In 1871, the Reading established a subsidiary called the Philadelphia and Reading Coal and Iron Company, which set about buying anthracite coal mines in the Coal Region. This vertical expansion gave the P&R full control of coal from mining through to market, allowing it to compete with like-organized competitors such as Lehigh Coal & Navigation and the Delaware & Hudson Canal Company; the heavy investment in coal paid off quickly. By 1871, the Reading was the largest company in the world, with $170,000,000 in gross value, may have been the first conglomerate in the world. In 1879, the Reading gained control of the North Pennsylvania Railroad and gained access to the burgeoning steel industry in the Lehigh Valley; the Reading further expanded its coal empire by reaching New York City by gaining control of the Delaware and Bound Brook Railroad in 1879, building the Port Reading Railroad in 1892 with a line from Port Reading Junction to the Port Reading on the Arthur Kill. This allowed direct delivery of coal to industries in the Port of New York and New Jersey in northeastern New Jersey and New York City by rail and barge instead of the longer trip by ships from Port Richmond around Cape May.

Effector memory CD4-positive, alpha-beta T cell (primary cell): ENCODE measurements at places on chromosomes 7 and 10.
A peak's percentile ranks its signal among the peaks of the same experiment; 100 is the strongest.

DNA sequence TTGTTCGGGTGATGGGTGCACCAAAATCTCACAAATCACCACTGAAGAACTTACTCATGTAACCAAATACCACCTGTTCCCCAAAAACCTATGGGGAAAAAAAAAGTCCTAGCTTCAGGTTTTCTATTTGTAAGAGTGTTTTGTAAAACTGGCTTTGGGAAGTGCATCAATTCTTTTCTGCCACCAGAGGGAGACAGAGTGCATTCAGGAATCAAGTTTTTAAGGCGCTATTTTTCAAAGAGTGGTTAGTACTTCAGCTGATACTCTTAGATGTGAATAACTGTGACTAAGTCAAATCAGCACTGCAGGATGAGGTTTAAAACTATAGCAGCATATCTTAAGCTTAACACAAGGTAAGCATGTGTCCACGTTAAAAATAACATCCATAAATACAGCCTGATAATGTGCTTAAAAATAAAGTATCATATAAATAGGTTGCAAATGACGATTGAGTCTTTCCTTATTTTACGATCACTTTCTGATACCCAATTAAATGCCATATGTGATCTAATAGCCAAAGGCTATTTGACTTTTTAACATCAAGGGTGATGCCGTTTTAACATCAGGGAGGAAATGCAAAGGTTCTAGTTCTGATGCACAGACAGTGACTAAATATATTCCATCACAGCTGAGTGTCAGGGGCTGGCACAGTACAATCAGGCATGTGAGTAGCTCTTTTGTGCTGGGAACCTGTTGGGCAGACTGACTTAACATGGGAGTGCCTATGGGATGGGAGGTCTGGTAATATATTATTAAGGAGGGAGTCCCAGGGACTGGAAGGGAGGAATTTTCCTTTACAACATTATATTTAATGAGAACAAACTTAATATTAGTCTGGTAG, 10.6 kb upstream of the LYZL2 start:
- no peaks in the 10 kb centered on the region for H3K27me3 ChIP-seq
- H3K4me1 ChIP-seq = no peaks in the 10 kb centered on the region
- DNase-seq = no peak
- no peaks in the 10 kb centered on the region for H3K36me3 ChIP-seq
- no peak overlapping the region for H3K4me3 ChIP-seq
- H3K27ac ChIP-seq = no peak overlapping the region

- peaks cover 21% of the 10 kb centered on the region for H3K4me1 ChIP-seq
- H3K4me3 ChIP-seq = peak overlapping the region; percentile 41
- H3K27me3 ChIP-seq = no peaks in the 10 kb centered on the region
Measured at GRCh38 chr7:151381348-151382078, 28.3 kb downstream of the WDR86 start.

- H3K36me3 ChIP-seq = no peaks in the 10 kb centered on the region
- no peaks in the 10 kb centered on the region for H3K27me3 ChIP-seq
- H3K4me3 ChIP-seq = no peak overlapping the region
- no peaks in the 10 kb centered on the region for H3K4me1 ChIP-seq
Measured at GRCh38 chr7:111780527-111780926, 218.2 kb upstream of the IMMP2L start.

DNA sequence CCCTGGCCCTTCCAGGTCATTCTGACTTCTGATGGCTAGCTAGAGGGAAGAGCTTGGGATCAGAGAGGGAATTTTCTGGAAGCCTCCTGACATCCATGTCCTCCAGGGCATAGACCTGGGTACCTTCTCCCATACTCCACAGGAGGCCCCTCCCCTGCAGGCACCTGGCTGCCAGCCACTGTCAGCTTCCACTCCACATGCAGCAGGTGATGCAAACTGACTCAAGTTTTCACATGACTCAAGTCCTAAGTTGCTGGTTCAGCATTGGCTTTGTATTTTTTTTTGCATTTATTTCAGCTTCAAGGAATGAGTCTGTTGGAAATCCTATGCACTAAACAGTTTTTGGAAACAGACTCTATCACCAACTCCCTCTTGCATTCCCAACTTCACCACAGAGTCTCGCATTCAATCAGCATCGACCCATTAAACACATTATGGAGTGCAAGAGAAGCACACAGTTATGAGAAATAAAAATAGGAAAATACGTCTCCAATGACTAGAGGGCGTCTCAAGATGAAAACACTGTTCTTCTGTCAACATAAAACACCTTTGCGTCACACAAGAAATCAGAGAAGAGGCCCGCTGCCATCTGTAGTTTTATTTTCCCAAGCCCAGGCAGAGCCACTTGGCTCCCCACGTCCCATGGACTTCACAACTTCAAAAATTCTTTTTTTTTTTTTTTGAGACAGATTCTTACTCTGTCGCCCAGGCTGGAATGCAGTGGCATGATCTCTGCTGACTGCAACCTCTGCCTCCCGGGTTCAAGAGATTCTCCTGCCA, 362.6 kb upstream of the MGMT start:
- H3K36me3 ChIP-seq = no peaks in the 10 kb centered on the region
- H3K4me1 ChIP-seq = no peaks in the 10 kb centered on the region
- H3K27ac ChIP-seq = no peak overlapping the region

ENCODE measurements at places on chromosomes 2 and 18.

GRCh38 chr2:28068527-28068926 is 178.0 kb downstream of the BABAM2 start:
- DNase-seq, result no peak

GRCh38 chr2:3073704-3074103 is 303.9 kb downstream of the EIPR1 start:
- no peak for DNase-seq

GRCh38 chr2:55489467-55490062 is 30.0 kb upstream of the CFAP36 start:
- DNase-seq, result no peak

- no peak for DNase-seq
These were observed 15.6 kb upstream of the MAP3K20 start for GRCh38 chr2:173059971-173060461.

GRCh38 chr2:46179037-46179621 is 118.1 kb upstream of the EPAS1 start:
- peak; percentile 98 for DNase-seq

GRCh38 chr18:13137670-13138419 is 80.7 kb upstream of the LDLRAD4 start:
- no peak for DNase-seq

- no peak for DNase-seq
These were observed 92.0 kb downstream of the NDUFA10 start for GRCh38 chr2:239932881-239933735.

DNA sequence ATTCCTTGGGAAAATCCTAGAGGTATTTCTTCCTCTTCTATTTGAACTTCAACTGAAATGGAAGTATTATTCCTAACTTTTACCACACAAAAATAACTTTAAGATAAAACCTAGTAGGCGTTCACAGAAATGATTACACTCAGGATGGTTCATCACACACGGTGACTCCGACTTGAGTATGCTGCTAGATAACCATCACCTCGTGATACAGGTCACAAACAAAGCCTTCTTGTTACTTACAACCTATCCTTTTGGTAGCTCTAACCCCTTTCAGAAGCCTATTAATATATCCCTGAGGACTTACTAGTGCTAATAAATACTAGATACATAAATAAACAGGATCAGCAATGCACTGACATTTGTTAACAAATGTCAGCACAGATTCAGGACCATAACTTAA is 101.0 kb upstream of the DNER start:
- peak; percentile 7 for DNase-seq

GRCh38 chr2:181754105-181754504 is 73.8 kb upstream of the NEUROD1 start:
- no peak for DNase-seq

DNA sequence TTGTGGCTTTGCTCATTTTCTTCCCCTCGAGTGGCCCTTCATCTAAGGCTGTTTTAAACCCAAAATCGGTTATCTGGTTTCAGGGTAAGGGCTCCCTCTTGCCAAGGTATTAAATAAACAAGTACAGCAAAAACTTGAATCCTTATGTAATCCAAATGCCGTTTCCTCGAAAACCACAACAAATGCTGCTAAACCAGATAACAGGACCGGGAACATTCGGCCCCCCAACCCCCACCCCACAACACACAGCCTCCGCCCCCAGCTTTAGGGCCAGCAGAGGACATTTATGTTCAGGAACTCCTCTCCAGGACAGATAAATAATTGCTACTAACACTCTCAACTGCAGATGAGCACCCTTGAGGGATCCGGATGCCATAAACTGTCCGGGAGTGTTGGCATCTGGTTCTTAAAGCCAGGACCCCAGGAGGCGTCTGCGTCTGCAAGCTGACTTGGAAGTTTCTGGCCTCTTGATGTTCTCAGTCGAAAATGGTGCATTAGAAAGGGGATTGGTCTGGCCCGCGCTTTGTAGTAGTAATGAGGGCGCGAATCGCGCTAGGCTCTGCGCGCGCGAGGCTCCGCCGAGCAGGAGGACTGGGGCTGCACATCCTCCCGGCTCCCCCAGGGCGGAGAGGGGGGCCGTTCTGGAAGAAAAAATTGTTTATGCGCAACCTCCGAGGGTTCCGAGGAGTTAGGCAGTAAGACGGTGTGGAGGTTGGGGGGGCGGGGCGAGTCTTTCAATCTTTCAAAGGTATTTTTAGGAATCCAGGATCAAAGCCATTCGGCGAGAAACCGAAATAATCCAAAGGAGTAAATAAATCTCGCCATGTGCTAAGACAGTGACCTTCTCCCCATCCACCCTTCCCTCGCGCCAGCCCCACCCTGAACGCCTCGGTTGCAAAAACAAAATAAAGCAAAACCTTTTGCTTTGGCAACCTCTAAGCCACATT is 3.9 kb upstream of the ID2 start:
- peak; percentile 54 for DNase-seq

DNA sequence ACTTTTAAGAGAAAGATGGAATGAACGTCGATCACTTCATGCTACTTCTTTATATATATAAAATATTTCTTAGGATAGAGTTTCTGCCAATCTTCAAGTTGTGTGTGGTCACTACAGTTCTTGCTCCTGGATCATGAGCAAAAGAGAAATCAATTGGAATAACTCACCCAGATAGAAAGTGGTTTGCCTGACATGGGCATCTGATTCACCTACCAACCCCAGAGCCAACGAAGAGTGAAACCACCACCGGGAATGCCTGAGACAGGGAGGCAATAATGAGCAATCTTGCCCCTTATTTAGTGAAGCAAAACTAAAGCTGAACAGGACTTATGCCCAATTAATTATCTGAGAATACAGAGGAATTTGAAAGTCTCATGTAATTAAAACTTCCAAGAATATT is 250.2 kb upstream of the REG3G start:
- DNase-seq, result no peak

Instead of broadening its rail network, the Reading invested its vast wealth in anthracite and its transport in the mid-19th century. This led to financial trouble in the 1870s. In 1890, Reading president Archibald A. McLeod saw that more riches could be earned by expanding its rail network and becoming a trunk railroad. McLeod went about trying to control neighboring railroads in 1891, he was able to gain control of the Lehigh Valley Railroad, Central Railroad of New Jersey, the Boston and Maine Railroad. The Reading achieved its goal of becoming a trunk road, but the deal was scuttled by J. P. Morgan and other rail barons, who did not want more competition in the northeastern railroad business; the Reading was relegated to a regional railroad for the rest of its history. The Philadelphia and Reading Rail Road was chartered April 4, 1833, to build a line between Philadelphia and Reading, along the Schuylkill River; the portion from Reading to Norristown opened July 16, 1838, the full line December 9, 1839.